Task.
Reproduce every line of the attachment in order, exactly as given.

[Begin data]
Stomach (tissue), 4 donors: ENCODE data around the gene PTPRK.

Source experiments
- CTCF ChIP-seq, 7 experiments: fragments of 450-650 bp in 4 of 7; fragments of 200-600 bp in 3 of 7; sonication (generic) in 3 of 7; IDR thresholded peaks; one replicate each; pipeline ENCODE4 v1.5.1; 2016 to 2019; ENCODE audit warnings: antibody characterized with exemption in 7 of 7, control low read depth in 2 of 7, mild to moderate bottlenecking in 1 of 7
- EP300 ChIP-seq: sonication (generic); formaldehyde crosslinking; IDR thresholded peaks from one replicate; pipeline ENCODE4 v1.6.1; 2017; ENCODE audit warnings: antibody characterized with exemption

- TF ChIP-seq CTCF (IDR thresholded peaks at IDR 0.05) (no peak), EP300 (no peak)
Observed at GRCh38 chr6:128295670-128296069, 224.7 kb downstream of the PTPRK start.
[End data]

Stomach (tissue), 4 donors: ENCODE data around the gene PTPRK.

Source experiments
- CTCF ChIP-seq, 7 experiments: fragments of 450-650 bp in 4 of 7; fragments of 200-600 bp in 3 of 7; sonication (generic) in 3 of 7; IDR thresholded peaks; one replicate each; pipeline ENCODE4 v1.5.1; 2016 to 2019; ENCODE audit warnings: antibody characterized with exemption in 7 of 7, control low read depth in 2 of 7, mild to moderate bottlenecking in 1 of 7
- EP300 ChIP-seq: sonication (generic); formaldehyde crosslinking; IDR thresholded peaks from one replicate; pipeline ENCODE4 v1.6.1; 2017; ENCODE audit warnings: antibody characterized with exemption

- TF ChIP-seq CTCF (IDR thresholded peaks at IDR 0.05) (no peak), EP300 (no peak)
Observed at GRCh38 chr6:128295670-128296069, 224.7 kb downstream of the PTPRK start.